Spirit Airlines aircraft taking off. Equipped with an inflight connectivity solution that talks to SES-17

Spirit’s transition to SES-17 satellite capacity continues apace


Spirit Airlines’ new inflight Internet service was initially tested and formally launched using leased Ka-band satellite capacity on in-orbit Hughes satellites. But as of 17 August, a total of 55 Airbus A320 family aircraft in the budget operator’s fleet have transitioned to the new high-capacity, high-throughput SES-17 satellite, the carrier’s aero ISP Thales reports.

“As of last night, 55 Spirit Airlines aircraft equipped with Thales’ FlytLIVE connectivity have transitioned to the SES Satellites SES-17, meaning 7,975 seats are now enabled with the Fastest Wi-Fi in the Sky,” Thales revealed in a post on LinkedIn.

“We have moved over a third of the Spirit fleet equipped with FlytLIVE to SES-17 and will have 150 aircraft on SES-17 by the end of the month,” added Thales’ Romain Carton, program manager for Spirit. “A big thank you to the teams for all their efforts and dedication to achieve this major milestone.”

In advance of this achievement, Thales engaged in a variety of tests to ensure a seamless switchover. “We’ve done mobility testing, we’ve done some flight testing on experimental STC’d aircraft, we’ve got mobile van testing that we’re going to continue exercising the network to validate the beam switches — all of the technology,” said Thales vice president of connectivity product delivery Jeffrey Payne last month, just before Spirit flipped the switch on Wi-Fi across its A320s and A321s.

He described how SES-17 is playing a key role in Thales’ bid to support an “unmatched passenger experience” on Spirit.

“The digital transparent processor [DTP] — that dynamic allocation of the bandwidth — is a significant game changer for a satellite like this high-throughput satellite,” he said. “It allows us to put the demand, put the power and the speeds where the demand is at. So we’re no longer just heating up portions of the oceans or routes or areas [with] beams that are not needed. We can dynamically allocate that, the frequencies and the power, everything that we need to meet the growing demand of the passengers.”


Payne noted that, with SES-17, Thales is able offer full coverage across all Spirit routes, including aircraft that fly to Latin America.

From a passenger experience standpoint, Payne said, Thales can achieve 400 Mbps on the downlink with ThinKom Solutions’ Ka2517 VICTS antenna, which is now installed on the lion’s share of Spirit’s fleet. “We’ve seen 100 Mbps on an uplink. So you can imagine what you can do with that type of a capability.”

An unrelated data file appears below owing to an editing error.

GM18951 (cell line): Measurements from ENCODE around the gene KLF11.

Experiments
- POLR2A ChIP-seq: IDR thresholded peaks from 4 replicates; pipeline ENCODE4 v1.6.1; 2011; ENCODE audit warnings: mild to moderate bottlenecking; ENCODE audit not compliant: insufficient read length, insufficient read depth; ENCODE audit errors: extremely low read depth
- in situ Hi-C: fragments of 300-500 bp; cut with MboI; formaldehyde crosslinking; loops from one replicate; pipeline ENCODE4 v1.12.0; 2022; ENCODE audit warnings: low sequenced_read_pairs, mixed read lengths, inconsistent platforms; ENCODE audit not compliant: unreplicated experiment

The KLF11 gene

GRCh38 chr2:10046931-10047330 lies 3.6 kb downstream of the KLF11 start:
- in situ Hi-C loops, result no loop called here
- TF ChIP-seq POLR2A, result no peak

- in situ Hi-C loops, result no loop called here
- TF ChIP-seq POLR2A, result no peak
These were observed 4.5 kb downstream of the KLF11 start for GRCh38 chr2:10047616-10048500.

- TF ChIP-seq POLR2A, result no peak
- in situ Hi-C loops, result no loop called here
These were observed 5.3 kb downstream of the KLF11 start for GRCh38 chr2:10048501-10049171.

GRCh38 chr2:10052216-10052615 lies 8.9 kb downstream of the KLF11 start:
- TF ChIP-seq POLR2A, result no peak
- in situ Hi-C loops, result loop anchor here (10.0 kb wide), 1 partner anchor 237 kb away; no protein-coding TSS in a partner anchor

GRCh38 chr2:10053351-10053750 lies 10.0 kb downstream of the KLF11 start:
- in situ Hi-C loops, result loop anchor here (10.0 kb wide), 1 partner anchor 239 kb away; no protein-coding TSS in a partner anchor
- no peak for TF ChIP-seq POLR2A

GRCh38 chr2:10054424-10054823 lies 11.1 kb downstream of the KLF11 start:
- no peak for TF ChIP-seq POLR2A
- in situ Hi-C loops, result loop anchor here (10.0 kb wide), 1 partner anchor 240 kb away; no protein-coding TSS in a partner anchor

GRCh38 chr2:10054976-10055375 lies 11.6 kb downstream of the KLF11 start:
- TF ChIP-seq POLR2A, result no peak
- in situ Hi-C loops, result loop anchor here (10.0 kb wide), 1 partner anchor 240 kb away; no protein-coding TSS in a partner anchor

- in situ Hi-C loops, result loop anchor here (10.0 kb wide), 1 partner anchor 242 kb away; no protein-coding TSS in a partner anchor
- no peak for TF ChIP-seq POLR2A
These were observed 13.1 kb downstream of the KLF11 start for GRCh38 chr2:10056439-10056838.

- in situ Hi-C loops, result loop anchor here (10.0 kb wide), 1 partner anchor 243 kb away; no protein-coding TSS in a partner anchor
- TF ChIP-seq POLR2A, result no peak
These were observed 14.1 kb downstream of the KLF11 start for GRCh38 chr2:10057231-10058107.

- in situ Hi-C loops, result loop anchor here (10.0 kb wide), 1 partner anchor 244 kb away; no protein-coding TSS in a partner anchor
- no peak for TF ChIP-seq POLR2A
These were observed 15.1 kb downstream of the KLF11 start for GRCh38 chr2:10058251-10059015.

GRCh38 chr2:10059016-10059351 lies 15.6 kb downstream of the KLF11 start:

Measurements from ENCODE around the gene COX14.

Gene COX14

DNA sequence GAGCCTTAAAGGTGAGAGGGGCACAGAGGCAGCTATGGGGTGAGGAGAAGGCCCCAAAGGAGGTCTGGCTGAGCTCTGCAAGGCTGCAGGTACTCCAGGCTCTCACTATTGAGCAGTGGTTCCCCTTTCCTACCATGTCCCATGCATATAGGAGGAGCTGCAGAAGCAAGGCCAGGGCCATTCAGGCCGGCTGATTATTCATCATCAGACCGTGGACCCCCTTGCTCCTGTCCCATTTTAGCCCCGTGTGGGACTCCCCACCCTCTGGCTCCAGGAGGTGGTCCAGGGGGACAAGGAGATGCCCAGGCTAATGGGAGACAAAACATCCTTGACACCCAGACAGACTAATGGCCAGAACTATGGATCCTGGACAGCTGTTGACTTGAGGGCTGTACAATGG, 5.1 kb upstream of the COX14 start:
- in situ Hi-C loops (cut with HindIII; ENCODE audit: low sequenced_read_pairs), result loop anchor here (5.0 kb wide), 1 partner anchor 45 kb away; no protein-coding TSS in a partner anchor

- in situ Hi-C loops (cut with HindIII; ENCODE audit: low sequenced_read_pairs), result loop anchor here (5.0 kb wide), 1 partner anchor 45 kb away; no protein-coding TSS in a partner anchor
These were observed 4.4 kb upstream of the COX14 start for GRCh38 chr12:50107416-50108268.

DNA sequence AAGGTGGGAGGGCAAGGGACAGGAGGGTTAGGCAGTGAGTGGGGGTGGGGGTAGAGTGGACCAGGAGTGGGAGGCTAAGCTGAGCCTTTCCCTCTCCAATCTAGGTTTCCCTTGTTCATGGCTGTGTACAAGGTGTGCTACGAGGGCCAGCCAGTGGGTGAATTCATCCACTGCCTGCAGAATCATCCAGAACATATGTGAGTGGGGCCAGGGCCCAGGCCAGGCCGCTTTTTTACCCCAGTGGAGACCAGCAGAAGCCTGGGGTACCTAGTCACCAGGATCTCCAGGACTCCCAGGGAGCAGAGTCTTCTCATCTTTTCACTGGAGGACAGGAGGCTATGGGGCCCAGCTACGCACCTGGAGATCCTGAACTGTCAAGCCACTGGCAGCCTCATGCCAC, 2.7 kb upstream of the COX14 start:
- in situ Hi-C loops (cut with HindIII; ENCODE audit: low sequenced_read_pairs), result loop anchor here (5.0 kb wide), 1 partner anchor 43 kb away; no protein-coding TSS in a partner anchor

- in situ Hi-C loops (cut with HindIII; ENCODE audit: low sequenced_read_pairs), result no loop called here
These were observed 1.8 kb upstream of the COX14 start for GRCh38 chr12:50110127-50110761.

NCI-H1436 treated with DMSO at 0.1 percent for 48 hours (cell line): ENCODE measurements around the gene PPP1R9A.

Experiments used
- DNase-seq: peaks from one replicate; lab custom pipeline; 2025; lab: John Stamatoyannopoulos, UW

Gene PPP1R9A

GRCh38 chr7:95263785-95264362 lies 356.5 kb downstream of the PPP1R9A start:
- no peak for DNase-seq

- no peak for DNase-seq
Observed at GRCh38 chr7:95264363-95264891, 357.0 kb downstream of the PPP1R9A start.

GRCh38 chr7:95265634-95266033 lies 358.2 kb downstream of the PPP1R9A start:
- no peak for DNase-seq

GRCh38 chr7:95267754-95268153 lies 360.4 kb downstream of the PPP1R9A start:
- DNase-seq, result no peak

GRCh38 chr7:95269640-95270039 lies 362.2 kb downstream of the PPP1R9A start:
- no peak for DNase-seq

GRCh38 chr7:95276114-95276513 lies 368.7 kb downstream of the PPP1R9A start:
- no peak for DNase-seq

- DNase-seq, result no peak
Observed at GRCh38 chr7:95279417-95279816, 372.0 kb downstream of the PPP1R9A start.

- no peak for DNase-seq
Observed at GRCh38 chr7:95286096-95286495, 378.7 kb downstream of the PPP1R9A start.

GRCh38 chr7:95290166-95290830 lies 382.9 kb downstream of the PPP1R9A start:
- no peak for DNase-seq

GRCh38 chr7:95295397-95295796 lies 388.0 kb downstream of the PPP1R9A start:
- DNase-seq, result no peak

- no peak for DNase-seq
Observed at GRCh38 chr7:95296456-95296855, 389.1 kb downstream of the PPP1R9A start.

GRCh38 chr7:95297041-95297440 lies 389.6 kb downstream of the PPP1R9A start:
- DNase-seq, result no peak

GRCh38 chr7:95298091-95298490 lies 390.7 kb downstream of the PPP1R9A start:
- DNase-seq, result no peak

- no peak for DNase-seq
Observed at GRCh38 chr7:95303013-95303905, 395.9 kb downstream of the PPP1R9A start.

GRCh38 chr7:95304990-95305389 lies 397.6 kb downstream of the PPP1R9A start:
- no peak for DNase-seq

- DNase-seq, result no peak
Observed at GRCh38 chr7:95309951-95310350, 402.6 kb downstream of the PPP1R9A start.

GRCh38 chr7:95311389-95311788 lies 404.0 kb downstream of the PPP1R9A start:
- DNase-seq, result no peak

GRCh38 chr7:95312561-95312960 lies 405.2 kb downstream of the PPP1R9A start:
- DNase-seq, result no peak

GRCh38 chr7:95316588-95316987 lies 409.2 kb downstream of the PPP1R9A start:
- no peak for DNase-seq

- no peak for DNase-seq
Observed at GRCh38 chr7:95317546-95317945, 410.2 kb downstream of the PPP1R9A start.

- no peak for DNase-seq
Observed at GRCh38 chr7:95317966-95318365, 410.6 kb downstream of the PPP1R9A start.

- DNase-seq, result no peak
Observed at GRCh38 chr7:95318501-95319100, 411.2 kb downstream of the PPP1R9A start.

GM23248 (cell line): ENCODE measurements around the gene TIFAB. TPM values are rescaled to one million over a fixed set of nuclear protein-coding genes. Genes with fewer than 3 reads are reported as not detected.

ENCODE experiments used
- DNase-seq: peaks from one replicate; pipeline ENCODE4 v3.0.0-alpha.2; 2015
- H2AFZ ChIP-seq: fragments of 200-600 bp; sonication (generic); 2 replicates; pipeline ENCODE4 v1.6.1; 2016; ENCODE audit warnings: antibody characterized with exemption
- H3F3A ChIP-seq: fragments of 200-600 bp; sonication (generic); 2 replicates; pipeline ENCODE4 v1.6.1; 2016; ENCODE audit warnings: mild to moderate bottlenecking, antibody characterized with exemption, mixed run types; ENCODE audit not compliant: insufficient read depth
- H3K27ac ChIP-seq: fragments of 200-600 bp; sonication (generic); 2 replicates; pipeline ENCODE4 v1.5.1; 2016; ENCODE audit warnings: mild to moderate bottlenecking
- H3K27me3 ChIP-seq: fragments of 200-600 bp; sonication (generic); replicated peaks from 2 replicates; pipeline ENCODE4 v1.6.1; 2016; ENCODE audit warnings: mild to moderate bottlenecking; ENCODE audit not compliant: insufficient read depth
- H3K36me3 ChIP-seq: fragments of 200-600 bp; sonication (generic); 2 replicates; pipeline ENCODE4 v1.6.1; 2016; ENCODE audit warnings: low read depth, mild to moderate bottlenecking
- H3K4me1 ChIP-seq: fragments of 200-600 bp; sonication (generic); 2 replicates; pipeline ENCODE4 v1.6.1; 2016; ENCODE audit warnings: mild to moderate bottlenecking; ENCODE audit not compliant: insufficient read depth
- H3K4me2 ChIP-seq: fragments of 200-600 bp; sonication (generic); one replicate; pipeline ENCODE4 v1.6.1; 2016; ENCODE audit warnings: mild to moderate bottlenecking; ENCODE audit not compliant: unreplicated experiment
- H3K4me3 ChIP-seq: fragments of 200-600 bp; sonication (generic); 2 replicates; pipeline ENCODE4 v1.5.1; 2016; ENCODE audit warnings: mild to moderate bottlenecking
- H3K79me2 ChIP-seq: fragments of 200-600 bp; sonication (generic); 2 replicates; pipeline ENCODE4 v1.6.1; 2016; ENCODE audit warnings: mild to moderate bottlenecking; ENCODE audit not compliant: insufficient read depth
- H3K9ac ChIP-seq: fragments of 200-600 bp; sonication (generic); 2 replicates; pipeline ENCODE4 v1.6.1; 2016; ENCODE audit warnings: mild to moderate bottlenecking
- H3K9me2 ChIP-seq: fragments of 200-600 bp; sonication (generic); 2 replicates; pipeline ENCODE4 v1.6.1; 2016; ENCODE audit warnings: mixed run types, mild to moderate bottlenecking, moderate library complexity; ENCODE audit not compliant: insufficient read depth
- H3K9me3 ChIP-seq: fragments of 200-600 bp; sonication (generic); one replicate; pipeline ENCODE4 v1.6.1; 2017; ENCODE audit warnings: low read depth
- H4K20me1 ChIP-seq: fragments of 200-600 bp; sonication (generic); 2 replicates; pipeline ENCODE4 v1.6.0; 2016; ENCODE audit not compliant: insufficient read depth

Hughes, meanwhile, whose Ka-band satellite capacity supported Spirit’s initial trial period and launch, can provide a level of redundancy if congestion is experienced on the network, or should any gaps need to be filled. However, Payne said there is a “low probability” that such a back-up will be required, adding: “[I]t’s there if we need it.”

Nonetheless, Hughes still has an important role to play in the program, as its modem technology is part of the Thales IFC package, and able to support the speeds described by Payne. “We’ve seen this in a lot of our testing. No doubt that this is a solid waveform for us to continue to push through and to carry into the aircraft,” he said.

A map showing the SES-17 coverage. The satellite provides 100% coverage of Spirit's routes including into South AmericaSince Spirit went live with onboard Internet for passengers last month, the low-cost carrier has entered into an arrangement that will see it acquired by JetBlue Airways.

In announcing the deal with Spirit, JetBlue vowed to bring the JetBlue experience to all aircraft. That will require substantial retrofit work on Spirit’s fleet, as JetBlue offers seatback IFE and extra legroom seats, among other amenities.

It remains to be seen if JetBlue will retain the Thales FlytLIVE solution or retrofit Spirit’s A320 family with its own inflight connectivity solution a high-capacity Ka-band satellite system powered by Viasat, and offered for free to passengers.

But in the meantime, Spirit passengers can expect high-speed Internet at reasonable price points, courtesy of Spirit, Thales and its partners.

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Featured image credited to Spirit Airlines. Embedded image credited to Thales Aerospace